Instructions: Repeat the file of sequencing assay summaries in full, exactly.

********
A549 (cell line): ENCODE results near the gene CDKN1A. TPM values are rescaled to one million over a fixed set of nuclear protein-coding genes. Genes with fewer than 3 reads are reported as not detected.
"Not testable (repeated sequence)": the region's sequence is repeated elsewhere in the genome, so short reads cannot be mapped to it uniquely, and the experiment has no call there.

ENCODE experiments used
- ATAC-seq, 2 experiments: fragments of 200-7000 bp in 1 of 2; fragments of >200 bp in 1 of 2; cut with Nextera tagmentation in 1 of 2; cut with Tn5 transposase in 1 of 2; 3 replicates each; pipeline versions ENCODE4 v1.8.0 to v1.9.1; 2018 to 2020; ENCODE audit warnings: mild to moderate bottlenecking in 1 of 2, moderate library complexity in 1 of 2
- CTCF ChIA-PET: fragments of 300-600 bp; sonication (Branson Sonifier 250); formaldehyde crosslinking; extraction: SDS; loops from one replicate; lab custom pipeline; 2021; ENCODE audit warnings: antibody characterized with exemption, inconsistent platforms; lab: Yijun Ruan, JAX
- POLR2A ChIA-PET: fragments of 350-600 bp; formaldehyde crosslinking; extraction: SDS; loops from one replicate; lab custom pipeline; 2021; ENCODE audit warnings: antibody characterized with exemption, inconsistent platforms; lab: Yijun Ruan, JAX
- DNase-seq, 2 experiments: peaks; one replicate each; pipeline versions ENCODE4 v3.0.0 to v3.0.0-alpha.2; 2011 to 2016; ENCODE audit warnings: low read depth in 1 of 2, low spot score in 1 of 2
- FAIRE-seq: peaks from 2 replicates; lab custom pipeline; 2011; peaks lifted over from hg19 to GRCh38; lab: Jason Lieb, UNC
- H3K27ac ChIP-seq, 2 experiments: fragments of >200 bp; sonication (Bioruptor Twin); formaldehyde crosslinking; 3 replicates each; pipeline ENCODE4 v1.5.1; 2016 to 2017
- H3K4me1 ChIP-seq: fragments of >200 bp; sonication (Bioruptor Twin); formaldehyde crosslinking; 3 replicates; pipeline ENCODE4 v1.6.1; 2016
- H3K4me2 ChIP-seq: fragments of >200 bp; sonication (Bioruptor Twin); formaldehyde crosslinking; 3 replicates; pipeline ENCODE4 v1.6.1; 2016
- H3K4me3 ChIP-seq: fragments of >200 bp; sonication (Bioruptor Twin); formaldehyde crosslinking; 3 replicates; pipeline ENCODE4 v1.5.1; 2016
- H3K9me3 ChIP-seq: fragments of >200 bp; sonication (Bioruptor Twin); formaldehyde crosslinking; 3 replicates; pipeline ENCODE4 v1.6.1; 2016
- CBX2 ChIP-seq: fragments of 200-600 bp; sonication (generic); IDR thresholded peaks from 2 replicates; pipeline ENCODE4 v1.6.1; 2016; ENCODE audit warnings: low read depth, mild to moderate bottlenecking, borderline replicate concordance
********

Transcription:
A549 (cell line): ENCODE results near the gene CDKN1A. TPM values are rescaled to one million over a fixed set of nuclear protein-coding genes. Genes with fewer than 3 reads are reported as not detected.
"Not testable (repeated sequence)": the region's sequence is repeated elsewhere in the genome, so short reads cannot be mapped to it uniquely, and the experiment has no call there.

ENCODE experiments used
- ATAC-seq, 2 experiments: fragments of 200-7000 bp in 1 of 2; fragments of >200 bp in 1 of 2; cut with Nextera tagmentation in 1 of 2; cut with Tn5 transposase in 1 of 2; 3 replicates each; pipeline versions ENCODE4 v1.8.0 to v1.9.1; 2018 to 2020; ENCODE audit warnings: mild to moderate bottlenecking in 1 of 2, moderate library complexity in 1 of 2
- CTCF ChIA-PET: fragments of 300-600 bp; sonication (Branson Sonifier 250); formaldehyde crosslinking; extraction: SDS; loops from one replicate; lab custom pipeline; 2021; ENCODE audit warnings: antibody characterized with exemption, inconsistent platforms; lab: Yijun Ruan, JAX
- POLR2A ChIA-PET: fragments of 350-600 bp; formaldehyde crosslinking; extraction: SDS; loops from one replicate; lab custom pipeline; 2021; ENCODE audit warnings: antibody characterized with exemption, inconsistent platforms; lab: Yijun Ruan, JAX
- DNase-seq, 2 experiments: peaks; one replicate each; pipeline versions ENCODE4 v3.0.0 to v3.0.0-alpha.2; 2011 to 2016; ENCODE audit warnings: low read depth in 1 of 2, low spot score in 1 of 2
- FAIRE-seq: peaks from 2 replicates; lab custom pipeline; 2011; peaks lifted over from hg19 to GRCh38; lab: Jason Lieb, UNC
- H3K27ac ChIP-seq, 2 experiments: fragments of >200 bp; sonication (Bioruptor Twin); formaldehyde crosslinking; 3 replicates each; pipeline ENCODE4 v1.5.1; 2016 to 2017
- H3K4me1 ChIP-seq: fragments of >200 bp; sonication (Bioruptor Twin); formaldehyde crosslinking; 3 replicates; pipeline ENCODE4 v1.6.1; 2016
- H3K4me2 ChIP-seq: fragments of >200 bp; sonication (Bioruptor Twin); formaldehyde crosslinking; 3 replicates; pipeline ENCODE4 v1.6.1; 2016
- H3K4me3 ChIP-seq: fragments of >200 bp; sonication (Bioruptor Twin); formaldehyde crosslinking; 3 replicates; pipeline ENCODE4 v1.5.1; 2016
- H3K9me3 ChIP-seq: fragments of >200 bp; sonication (Bioruptor Twin); formaldehyde crosslinking; 3 replicates; pipeline ENCODE4 v1.6.1; 2016
- CBX2 ChIP-seq: fragments of 200-600 bp; sonication (generic); IDR thresholded peaks from 2 replicates; pipeline ENCODE4 v1.6.1; 2016; ENCODE audit warnings: low read depth, mild to moderate bottlenecking, borderline replicate concordance